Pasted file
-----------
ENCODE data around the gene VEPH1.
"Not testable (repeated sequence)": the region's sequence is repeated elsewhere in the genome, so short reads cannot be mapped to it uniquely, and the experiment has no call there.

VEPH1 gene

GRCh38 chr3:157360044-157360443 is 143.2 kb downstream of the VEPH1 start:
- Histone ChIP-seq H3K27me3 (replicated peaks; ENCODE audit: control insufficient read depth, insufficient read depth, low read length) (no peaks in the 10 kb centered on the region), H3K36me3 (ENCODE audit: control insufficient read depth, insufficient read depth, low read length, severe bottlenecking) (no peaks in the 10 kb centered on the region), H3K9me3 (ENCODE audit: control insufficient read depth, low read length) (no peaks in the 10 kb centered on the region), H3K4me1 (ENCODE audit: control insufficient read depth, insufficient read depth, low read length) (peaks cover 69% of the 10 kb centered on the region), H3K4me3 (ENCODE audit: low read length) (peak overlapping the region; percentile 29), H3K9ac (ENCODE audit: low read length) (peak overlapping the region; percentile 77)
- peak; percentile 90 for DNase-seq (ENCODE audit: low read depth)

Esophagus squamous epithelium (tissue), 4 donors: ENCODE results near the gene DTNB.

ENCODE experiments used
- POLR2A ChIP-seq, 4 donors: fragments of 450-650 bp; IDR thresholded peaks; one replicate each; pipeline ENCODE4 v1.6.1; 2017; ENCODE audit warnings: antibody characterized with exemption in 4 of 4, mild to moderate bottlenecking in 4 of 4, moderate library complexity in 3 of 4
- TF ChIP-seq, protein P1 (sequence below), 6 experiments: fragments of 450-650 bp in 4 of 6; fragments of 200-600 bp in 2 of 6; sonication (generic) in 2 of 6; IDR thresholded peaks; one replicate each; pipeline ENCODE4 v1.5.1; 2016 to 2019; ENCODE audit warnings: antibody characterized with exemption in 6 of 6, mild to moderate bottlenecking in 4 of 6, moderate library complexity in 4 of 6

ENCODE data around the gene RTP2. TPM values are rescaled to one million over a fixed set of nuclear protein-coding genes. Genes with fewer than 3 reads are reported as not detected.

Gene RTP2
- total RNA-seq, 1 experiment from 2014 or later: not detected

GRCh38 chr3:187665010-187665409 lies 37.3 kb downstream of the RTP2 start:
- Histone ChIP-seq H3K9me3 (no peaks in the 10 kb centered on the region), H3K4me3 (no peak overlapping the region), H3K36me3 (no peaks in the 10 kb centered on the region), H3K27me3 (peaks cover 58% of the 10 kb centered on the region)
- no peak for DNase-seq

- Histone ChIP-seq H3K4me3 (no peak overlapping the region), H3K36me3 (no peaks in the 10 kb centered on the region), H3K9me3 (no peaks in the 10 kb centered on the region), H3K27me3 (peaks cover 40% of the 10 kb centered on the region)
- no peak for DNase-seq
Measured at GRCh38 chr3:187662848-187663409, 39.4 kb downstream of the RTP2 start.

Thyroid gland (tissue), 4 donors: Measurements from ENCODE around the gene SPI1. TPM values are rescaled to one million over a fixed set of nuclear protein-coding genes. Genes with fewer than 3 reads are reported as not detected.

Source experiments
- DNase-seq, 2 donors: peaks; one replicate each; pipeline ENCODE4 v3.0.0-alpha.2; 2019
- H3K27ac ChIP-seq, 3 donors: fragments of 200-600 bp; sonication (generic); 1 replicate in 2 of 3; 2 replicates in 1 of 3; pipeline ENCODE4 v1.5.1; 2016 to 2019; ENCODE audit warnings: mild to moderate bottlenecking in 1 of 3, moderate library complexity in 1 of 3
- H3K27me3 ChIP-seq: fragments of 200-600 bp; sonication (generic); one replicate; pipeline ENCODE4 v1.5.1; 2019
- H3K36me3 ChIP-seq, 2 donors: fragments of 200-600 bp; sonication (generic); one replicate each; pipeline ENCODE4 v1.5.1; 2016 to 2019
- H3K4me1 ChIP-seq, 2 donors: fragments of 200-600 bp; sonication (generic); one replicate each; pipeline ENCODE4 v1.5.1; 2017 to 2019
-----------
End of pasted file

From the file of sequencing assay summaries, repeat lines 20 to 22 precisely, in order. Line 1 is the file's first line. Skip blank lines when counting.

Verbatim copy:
Thyroid gland (tissue), 4 donors: Measurements from ENCODE around the gene SPI1. TPM values are rescaled to one million over a fixed set of nuclear protein-coding genes. Genes with fewer than 3 reads are reported as not detected.

Source experiments
- DNase-seq, 2 donors: peaks; one replicate each; pipeline ENCODE4 v3.0.0-alpha.2; 2019